What I mean to say is, I’m sorry. I’m sorry everything’s changed. I’m sorry my bones are dark with mourning and need, sorry I don’t feel the way I used to, sorry the light doesn’t catch in my eyes. When I was 17, I’d lie in the grass near my house and watch the sky with such wonder, it’s astonishing I didn’t implode on the spot. I was so full. Where did she go; that marvel, that gleam? I miss her terribly.
What I mean to say is, what am I doing? I’m split. A part of me is hanging on so hard to the past I think I’ll die if I let go, but a part of me wants to cut those years off like a rotten leg—pretend I only just came into being, that I have always been like this. I’ve carried so much shame with me all my life, but I’m just realizing it now. Or, maybe I’m finally realizing how not okay it is. How somewhere along the line I stopped believing it was alright to call myself Writer or Poet or Author or Warrior or Brave, just because I wasn’t doing those things well enough. I read great literature so I’d have something to aspire to, fueled by the hot, strange beauty, but in doing so, I burned myself. I began to feel like an imposter among my own words. I gave up Writer and Poet and Author and Warrior and Brave, because they just weren’t mine enough. I let them belong to others. I became a spectator to myself.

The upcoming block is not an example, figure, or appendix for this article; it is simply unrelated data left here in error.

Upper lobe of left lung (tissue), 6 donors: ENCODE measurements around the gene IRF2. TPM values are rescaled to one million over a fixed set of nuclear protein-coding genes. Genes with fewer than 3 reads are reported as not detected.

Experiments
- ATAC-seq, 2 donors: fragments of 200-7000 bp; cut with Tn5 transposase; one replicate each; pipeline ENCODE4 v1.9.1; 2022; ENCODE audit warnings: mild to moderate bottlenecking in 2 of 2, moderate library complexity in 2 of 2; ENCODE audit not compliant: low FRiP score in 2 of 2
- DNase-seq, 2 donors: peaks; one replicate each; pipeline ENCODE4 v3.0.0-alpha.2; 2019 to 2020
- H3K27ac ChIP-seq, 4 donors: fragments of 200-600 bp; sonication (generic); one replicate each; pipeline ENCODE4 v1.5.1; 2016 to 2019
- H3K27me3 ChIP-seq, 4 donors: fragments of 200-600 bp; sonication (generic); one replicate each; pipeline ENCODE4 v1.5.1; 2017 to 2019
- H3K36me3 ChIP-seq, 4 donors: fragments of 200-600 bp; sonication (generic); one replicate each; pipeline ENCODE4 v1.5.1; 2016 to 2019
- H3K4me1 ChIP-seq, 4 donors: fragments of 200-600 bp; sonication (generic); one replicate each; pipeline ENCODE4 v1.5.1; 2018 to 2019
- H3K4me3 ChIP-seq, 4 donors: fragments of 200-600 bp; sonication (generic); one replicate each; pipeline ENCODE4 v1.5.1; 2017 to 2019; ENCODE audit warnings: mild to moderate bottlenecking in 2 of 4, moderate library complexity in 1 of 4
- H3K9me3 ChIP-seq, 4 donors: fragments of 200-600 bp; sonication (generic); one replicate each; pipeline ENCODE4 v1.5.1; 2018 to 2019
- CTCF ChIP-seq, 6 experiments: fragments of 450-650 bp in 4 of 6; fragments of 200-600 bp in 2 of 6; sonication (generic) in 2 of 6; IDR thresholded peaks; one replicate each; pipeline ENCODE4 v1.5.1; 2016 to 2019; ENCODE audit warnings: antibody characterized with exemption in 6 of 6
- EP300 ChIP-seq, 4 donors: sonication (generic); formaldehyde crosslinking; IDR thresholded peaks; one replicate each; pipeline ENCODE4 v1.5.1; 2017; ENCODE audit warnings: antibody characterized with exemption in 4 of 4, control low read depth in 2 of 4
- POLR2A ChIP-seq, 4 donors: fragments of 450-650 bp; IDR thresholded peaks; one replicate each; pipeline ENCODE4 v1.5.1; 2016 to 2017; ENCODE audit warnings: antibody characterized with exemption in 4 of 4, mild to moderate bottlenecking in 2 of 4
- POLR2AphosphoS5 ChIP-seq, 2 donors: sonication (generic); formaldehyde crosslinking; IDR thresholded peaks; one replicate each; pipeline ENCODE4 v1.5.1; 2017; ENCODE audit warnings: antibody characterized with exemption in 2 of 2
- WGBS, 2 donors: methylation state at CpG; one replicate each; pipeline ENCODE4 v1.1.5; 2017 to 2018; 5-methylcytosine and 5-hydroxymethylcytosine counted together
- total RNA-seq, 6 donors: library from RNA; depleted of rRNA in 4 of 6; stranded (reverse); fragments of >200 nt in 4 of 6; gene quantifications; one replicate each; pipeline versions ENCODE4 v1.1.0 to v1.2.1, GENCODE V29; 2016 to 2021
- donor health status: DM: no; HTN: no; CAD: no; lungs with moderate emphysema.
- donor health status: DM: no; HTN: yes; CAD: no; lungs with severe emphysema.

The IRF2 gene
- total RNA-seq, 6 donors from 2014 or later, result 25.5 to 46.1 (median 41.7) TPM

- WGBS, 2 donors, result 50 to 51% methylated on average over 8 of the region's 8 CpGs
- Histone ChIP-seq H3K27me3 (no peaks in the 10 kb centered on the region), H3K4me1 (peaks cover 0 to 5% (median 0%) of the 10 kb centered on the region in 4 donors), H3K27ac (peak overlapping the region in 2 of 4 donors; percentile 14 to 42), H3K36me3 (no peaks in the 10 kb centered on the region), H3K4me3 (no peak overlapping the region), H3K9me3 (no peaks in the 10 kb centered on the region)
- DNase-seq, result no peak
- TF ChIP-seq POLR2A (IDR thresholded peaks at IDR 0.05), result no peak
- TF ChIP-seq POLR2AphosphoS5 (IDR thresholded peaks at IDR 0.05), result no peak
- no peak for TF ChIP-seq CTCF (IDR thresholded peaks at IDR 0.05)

What I mean to say is, it’s a hard world. There are beautiful things, yes, moments that catch me off guard and stun me with love, but they seem to grow further and further apart. Nothing is easy. What use are those once beloved flowery words and strung-out phrases of effulgence, which now make me squirm with embarrassment? I don’t write like a child anymore. I write like someone who’s worn out, someone who just wants to slip off her shoes and rest for a while. I am trying to be okay with that. I’m trying to accept the lostness. I’m trying to exist, somehow, in this jumble of souls. I’m trying to figure out my place in it all. I used to know everything, but I don’t know anything anymore.
What I mean to say is, life isn’t romantic. The human heart isn’t romantic. Romance isn’t romantic. The poets were right when they said blood was never beautiful, it was just red. I want to spin you a story of angels and upsurge and glow, but I can’t. I can’t be silver. I cannot be delicate. I can’t breathe lilacs or moonbeams, when what I really need to breathe is oxygen, right down to my belly where my soul has clenched itself tight. I cannot live like poetry, though I tear myself apart trying. I can’t.
What I mean to say is, I’m Still Here. Even though it feels like I’m not. Even though I go home and wash the dishes and stand in the dark watching the skyline under its field of stars while this gnawing, unfillable pit within me writhes to be heard. I’m still here, writing these flawed sentences, wondering at the meaning of everything. The world isn’t familiar anymore, and neither am I, but I still have some things. I have my voice. My resilience. A body that sobs and laughs. Love. Clouds and water and comets and bees. The sky. The earth. All of it.